But if the loss of the big game or that job or your income or some social status you had or even your ex-relationship cannot change your value... what are you so afraid of? And if there is nothing to fear, then maybe "failures" and "mistakes" are powerless over us. And if they are powerless over them, is it possible that we can have complete control over them?

Yes. And with that thought in mind, now you can see just how powerful the popular question is: "What would you do if you knew you could not fail?" Because when you begin to look at mistakes, errors and even shortcomings as learning experiences to be cherished and even grateful for, then there is no longer such a thing as "failure." All that remains is brave effort to move forward towards your goals in life, head held high, enjoying all the sunshine (and the storms) as you deeply treasure the love of those around you along the way.

Thomas Edison, the famous American inventor, understood this principle. When Walter S. Mallory, an associate of Edison's, found the inventor huddled over a twelve foot long bench filled with unsuccessful attempts to create a nickel-iron battery, Mallory said, "Isn't it a shame that with the tremendous amount of work you have done you haven't been able to get any results?" Edison dropped his work and like a flash responded, "Results! Why, man, I have gotten a lot of results! I know several thousand things that won't work!" To the common man those thousands of things that didn't work were "failures", but to Thomas Edison they were simply lessons that taught him more about how to reach his goal.

So, what is failure? Failure is what you decide it to be: a fear or a friend. Do our actions define us? Yes, but so do our attitudes and if our attitude is set to constantly learn and grow and overcome any setback, mistake or poor choice, we are growing in our personal development in such a way that nothing will be able to hold us back. So fail, my friends. Fail Forward towards success.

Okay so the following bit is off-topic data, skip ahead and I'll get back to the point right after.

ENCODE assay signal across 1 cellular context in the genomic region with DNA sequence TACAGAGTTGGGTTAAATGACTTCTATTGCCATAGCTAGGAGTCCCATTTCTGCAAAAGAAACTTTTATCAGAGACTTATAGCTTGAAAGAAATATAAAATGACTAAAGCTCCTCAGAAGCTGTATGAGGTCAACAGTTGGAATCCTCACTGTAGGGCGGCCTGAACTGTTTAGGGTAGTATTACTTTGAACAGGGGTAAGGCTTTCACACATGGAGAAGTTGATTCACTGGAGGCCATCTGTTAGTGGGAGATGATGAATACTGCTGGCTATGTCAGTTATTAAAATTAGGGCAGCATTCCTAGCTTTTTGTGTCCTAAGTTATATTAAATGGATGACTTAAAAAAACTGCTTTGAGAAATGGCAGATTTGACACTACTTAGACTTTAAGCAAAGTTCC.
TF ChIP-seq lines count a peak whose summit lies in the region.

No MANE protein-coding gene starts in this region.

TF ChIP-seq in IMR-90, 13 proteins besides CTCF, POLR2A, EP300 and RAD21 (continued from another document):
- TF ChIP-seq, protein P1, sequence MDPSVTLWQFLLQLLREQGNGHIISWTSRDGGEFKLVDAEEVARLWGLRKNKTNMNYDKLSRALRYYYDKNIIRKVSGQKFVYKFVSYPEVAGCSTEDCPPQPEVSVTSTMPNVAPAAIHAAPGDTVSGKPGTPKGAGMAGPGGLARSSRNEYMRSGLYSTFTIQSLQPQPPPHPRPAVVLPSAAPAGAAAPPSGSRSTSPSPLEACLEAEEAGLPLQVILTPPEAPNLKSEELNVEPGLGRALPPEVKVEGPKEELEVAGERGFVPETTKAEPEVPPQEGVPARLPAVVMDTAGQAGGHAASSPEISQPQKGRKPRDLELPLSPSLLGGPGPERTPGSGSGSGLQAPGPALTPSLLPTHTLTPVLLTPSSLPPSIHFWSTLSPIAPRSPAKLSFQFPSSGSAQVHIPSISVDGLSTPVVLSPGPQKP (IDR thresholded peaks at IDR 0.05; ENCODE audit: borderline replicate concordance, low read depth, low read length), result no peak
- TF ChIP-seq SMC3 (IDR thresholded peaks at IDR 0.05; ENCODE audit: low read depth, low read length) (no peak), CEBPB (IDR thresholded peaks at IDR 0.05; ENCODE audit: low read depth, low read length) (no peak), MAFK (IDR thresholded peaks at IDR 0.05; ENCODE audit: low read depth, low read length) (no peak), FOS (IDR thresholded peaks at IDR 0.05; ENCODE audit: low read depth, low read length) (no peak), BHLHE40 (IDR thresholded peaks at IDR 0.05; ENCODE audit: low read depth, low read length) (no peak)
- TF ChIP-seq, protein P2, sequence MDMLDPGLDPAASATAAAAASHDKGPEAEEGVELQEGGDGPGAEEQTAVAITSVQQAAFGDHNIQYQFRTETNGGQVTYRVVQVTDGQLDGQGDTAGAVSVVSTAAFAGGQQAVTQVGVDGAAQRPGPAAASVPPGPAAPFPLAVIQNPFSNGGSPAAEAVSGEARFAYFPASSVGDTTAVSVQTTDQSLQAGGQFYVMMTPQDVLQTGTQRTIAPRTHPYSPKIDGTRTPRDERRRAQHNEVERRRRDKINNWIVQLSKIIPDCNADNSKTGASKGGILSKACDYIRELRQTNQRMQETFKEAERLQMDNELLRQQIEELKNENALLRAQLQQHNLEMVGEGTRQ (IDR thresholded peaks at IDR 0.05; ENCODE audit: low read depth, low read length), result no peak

-Jeremy

Michael Jordan failure

Fire on Ice by Jeremy C Holm

Jeremy Holm

(Printable Bio) - American bobsled pilot and coach Jeremy Holm is a respected author, motivational speaker, journalist and graphic designer. Jeremy was born in Pennsylvania and grew up in Oklahoma and Utah where he currently resides. A graduate of Skyline High School, he attended Salt Lake Community College and Brigham Young University after serving a Christian mission to Honduras and Belize.

Jeremy became one of the world’s first adaptive bobsled coaches when he began instructing the U.S. Adaptive Bobsled Team in 2009. In 2008 Jeremy founded The Athlete Outreach Project, a philanthropic organization that uses sport and the Olympic movement to serve the community. Jeremy is also the author of two books: The Champion’s Way and Fire on Ice.

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Fire on Ice Jeremy C Holm
Racing down an icy track at 80 miles per hour leads you to think of many things. For Jeremy C. Holm, it made him think of God. In Fire and Ice, Holm shares his experiences as a bobsled pilot and coach, presenting a message of faith and personal courage that will inspire you to come closer to Jesus Christ and reach for that ultimate prize of eternal life.

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The Champions Way Jeremy C Holm
How do we achieve gold medal moments in life? How do we find peace and confidence and what truly makes us happy? Discover the answers in Jeremy's new ebook, "The Champion's Way", available now at Amazon.com